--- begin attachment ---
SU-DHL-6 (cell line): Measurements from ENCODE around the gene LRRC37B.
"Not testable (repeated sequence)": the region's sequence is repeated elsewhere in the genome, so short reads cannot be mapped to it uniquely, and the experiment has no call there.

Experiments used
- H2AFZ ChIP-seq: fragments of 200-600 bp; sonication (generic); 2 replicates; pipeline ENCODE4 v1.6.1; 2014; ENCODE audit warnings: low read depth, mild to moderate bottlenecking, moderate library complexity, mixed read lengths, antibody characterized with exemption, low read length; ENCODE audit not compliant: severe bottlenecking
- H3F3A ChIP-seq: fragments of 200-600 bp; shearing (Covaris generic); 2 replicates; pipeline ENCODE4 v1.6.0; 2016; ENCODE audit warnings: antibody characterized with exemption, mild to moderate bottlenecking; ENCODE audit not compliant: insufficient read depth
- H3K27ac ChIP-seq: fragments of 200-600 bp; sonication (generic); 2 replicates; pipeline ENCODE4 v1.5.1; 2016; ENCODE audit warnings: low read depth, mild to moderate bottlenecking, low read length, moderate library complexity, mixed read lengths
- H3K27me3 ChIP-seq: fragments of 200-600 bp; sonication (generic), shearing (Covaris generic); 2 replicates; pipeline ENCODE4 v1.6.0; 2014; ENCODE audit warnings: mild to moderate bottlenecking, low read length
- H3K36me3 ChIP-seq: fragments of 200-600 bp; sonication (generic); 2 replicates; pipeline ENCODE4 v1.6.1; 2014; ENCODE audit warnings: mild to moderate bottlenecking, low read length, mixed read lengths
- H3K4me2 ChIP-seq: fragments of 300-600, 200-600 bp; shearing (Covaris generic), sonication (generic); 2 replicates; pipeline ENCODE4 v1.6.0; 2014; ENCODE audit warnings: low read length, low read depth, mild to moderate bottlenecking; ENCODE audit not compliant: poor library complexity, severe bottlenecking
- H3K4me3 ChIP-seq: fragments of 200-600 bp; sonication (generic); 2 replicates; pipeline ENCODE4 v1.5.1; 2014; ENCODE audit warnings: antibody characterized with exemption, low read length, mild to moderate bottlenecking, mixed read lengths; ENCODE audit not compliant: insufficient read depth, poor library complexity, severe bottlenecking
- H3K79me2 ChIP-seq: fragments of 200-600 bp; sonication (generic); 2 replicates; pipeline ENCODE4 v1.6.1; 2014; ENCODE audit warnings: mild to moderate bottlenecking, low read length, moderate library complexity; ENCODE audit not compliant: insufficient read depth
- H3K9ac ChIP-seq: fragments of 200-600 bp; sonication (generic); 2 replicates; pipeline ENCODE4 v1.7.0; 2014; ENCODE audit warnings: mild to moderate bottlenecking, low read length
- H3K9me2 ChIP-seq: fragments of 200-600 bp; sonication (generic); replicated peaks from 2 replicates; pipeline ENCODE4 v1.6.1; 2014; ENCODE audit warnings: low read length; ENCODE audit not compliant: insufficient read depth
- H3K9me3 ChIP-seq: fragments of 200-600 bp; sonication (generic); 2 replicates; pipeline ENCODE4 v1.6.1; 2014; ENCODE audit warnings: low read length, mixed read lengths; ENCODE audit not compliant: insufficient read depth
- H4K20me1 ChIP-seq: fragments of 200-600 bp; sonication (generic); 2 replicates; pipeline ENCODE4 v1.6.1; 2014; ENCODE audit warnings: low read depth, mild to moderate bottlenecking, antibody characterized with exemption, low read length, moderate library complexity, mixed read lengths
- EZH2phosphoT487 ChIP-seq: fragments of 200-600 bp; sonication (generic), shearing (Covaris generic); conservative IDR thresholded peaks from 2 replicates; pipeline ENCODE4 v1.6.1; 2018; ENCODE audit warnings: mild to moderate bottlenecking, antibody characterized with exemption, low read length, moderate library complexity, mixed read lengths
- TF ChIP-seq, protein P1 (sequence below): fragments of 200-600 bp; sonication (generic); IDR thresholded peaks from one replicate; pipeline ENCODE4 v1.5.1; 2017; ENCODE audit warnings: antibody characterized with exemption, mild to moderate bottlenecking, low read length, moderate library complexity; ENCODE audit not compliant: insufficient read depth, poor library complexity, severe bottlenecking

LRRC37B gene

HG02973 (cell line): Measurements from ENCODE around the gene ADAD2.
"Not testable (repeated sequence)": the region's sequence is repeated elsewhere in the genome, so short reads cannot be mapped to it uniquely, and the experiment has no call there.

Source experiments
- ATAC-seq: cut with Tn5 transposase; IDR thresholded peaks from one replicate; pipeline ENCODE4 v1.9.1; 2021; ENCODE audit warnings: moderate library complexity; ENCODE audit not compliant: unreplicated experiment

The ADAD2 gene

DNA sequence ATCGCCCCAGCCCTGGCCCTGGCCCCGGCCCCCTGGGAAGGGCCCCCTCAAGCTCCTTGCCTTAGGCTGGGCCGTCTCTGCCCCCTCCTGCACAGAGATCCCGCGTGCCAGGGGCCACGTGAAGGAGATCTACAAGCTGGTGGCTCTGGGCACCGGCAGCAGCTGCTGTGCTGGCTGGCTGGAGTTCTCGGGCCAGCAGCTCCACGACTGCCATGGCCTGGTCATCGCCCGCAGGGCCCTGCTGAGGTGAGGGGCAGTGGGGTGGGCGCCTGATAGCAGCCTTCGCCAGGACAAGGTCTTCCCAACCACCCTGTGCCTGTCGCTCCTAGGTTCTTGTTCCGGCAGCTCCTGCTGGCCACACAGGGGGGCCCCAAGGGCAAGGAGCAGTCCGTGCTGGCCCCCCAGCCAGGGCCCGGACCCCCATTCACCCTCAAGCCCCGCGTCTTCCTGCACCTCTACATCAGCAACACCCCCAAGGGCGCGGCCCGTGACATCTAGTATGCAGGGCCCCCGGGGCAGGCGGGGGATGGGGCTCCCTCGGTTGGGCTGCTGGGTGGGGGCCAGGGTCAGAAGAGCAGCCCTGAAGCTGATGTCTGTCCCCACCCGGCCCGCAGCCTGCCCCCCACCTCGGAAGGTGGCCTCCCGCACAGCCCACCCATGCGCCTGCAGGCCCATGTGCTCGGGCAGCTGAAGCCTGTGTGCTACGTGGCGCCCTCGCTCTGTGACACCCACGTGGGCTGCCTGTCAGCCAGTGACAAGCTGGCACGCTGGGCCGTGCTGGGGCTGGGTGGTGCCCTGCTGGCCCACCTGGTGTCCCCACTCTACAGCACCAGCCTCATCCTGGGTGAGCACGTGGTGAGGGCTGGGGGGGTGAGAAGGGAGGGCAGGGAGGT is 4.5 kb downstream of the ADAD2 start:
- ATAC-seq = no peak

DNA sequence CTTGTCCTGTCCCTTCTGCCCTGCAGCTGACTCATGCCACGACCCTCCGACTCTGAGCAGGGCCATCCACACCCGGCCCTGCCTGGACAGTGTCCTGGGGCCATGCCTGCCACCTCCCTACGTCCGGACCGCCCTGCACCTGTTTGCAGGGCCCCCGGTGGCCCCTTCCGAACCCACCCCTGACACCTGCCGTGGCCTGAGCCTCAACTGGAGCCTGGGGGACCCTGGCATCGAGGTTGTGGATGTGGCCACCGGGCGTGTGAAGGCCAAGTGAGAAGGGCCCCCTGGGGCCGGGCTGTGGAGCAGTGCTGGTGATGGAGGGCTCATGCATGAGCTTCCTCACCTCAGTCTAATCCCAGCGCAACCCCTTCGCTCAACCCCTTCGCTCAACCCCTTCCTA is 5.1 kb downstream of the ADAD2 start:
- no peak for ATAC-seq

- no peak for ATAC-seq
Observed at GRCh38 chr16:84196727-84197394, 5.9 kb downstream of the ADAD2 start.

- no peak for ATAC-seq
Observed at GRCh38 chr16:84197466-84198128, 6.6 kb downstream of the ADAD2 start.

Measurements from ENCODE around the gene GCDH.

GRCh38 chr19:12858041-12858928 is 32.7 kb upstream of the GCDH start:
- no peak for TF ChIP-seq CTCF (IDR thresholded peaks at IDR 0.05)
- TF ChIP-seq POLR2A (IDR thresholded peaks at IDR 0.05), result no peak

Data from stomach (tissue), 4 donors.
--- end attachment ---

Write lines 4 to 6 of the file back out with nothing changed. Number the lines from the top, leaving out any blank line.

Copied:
- H2AFZ ChIP-seq: fragments of 200-600 bp; sonication (generic); 2 replicates; pipeline ENCODE4 v1.6.1; 2014; ENCODE audit warnings: low read depth, mild to moderate bottlenecking, moderate library complexity, mixed read lengths, antibody characterized with exemption, low read length; ENCODE audit not compliant: severe bottlenecking
- H3F3A ChIP-seq: fragments of 200-600 bp; shearing (Covaris generic); 2 replicates; pipeline ENCODE4 v1.6.0; 2016; ENCODE audit warnings: antibody characterized with exemption, mild to moderate bottlenecking; ENCODE audit not compliant: insufficient read depth
- H3K27ac ChIP-seq: fragments of 200-600 bp; sonication (generic); 2 replicates; pipeline ENCODE4 v1.5.1; 2016; ENCODE audit warnings: low read depth, mild to moderate bottlenecking, low read length, moderate library complexity, mixed read lengths